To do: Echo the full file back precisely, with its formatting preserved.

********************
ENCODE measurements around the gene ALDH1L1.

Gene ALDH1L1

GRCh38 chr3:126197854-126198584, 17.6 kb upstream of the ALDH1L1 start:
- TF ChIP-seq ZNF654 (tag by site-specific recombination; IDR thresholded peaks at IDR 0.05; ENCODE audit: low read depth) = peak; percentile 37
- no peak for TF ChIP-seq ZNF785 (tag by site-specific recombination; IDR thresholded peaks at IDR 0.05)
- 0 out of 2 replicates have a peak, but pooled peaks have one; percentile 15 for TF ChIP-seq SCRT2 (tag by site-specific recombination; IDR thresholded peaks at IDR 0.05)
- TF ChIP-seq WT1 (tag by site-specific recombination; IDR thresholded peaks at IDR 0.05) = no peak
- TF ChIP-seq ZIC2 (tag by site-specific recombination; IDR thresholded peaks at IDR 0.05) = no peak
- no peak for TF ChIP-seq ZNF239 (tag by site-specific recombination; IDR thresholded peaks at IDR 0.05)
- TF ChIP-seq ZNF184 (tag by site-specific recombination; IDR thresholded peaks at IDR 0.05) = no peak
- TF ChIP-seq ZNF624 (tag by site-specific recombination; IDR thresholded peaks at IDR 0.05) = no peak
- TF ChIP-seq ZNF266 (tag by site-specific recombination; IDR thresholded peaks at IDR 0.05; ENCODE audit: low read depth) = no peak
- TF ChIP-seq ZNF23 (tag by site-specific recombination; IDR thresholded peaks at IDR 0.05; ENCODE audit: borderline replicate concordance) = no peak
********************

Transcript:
ENCODE measurements around the gene ALDH1L1.

Gene ALDH1L1

GRCh38 chr3:126197854-126198584, 17.6 kb upstream of the ALDH1L1 start:
- TF ChIP-seq ZNF654 (tag by site-specific recombination; IDR thresholded peaks at IDR 0.05; ENCODE audit: low read depth) = peak; percentile 37
- no peak for TF ChIP-seq ZNF785 (tag by site-specific recombination; IDR thresholded peaks at IDR 0.05)
- 0 out of 2 replicates have a peak, but pooled peaks have one; percentile 15 for TF ChIP-seq SCRT2 (tag by site-specific recombination; IDR thresholded peaks at IDR 0.05)
- TF ChIP-seq WT1 (tag by site-specific recombination; IDR thresholded peaks at IDR 0.05) = no peak
- TF ChIP-seq ZIC2 (tag by site-specific recombination; IDR thresholded peaks at IDR 0.05) = no peak
- no peak for TF ChIP-seq ZNF239 (tag by site-specific recombination; IDR thresholded peaks at IDR 0.05)
- TF ChIP-seq ZNF184 (tag by site-specific recombination; IDR thresholded peaks at IDR 0.05) = no peak
- TF ChIP-seq ZNF624 (tag by site-specific recombination; IDR thresholded peaks at IDR 0.05) = no peak
- TF ChIP-seq ZNF266 (tag by site-specific recombination; IDR thresholded peaks at IDR 0.05; ENCODE audit: low read depth) = no peak
- TF ChIP-seq ZNF23 (tag by site-specific recombination; IDR thresholded peaks at IDR 0.05; ENCODE audit: borderline replicate concordance) = no peak